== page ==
Maca Root

Maca root (Lepidium meyenii) is a native plant growing in the high altitude (>3500m above sea level) regions of Peru [4]. At such high altitudes fertility may be compromised. Maca is known traditionally and pharmacologically for its aphrodisiac and fertility enhancing properties [1, 2]. It is also well known as a traditional remedy for menopausal symptoms. In the US, there are several dietary supplements, containing maca, to assist with sexual dysfunction [1].

I believe that this property has caused the plant's other benefits to be overlooked.

The plant is abundant in amino acids (including seven essential amino acids) and minerals and it contains proteins, lipids, carbohydrates and fibre [2]. It also contains:

  • Macaene and macamide, which may be reponsible for its aphrodisiac effects and its ability to reduce menopausal symptoms
  • Glucosinolates (also found in cabbage, kale, broccoli and brussel sprouts [6]) that, in low doses, have:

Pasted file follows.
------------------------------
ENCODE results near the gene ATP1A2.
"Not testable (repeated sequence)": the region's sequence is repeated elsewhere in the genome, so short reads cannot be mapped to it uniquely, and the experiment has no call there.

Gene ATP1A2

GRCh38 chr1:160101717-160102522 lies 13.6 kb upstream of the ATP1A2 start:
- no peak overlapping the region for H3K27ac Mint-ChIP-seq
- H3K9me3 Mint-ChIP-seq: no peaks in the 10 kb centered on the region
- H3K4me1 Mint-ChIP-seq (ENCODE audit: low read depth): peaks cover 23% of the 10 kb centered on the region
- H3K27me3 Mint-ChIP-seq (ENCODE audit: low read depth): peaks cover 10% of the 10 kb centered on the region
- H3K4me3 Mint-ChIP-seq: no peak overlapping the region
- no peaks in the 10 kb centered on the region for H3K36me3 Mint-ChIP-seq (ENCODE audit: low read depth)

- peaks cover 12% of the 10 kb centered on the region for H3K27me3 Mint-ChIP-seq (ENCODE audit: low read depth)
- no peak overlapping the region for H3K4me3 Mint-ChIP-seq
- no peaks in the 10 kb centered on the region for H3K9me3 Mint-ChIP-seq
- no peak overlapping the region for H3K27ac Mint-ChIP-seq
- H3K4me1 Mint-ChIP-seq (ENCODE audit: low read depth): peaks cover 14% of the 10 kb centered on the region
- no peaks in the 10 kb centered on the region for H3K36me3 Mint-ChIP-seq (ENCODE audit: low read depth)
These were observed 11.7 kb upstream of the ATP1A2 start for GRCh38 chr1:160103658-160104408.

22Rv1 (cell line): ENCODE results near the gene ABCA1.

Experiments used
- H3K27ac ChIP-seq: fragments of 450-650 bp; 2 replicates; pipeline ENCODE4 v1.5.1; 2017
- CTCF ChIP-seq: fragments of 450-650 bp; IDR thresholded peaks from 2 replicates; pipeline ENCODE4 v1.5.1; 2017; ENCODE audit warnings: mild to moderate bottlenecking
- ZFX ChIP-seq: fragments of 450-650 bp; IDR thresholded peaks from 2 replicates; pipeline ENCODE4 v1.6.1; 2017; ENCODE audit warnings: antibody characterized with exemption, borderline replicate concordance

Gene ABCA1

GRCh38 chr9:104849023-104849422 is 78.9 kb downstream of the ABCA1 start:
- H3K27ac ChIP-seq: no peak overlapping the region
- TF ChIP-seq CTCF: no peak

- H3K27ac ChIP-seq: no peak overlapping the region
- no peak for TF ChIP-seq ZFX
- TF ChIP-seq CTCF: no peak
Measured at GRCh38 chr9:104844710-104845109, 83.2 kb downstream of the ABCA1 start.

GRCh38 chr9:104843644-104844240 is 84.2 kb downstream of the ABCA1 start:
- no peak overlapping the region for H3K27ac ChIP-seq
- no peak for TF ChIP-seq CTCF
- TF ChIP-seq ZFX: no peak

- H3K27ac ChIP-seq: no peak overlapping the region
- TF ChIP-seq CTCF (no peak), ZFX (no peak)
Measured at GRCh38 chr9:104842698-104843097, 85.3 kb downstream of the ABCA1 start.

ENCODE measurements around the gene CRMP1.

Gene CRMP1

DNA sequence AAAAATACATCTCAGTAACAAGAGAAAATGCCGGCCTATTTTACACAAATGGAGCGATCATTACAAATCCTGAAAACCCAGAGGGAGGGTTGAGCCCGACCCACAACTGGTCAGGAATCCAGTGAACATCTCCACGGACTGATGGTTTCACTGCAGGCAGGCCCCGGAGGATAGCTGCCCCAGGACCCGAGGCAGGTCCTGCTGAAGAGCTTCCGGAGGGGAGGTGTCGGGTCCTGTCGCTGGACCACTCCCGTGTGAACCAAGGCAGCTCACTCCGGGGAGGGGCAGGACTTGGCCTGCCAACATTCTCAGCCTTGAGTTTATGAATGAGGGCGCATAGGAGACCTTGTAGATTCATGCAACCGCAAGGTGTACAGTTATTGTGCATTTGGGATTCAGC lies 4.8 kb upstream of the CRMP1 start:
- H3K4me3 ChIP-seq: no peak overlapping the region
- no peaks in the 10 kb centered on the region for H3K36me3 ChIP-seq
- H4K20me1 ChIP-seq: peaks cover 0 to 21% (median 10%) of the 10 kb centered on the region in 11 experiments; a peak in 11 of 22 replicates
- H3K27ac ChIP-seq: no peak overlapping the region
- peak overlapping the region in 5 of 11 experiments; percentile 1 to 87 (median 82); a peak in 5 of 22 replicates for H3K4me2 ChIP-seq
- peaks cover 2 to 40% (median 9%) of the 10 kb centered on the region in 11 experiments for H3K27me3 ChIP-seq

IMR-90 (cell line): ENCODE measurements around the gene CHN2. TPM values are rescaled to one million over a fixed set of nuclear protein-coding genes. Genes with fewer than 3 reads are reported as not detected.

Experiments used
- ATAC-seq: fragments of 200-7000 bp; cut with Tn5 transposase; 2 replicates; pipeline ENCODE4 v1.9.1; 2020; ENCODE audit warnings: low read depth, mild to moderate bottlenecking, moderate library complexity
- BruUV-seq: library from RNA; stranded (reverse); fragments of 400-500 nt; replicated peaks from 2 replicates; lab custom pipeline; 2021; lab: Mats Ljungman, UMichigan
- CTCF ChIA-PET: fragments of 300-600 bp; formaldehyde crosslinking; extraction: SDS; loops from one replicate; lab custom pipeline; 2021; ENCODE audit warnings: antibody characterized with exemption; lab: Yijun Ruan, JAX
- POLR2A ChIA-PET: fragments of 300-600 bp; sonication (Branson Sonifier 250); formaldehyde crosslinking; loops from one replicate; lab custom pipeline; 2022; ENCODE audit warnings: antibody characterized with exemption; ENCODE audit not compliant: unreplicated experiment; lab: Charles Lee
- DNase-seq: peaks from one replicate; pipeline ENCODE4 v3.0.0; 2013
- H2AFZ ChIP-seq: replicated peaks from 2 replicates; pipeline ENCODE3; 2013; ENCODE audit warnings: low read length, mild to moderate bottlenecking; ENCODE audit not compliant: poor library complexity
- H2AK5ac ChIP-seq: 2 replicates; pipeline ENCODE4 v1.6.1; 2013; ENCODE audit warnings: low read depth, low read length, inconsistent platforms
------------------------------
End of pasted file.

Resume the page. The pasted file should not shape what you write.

• Anti-cancer effects
    • Proven chemoprotective properties against chemical carcinogens, blocking the initiation of tumours in tissues such as the liver, colon and breast [5]
  • Phytochemicals [2, 3, 4] with anti-cancer, anti-inflammatory and antioxidant properties

How to use it

I'm familiar only with maca powder:

  • Add the recommended amount to smoothies (my favourite way of taking most powdered supplements)
  • Add it to porridge or cereals
  • Add it to salad dressings
  • Mix in water and drink


This is purely an information website. Use of the products described here should be done with the approval of you doctor or health care provider.


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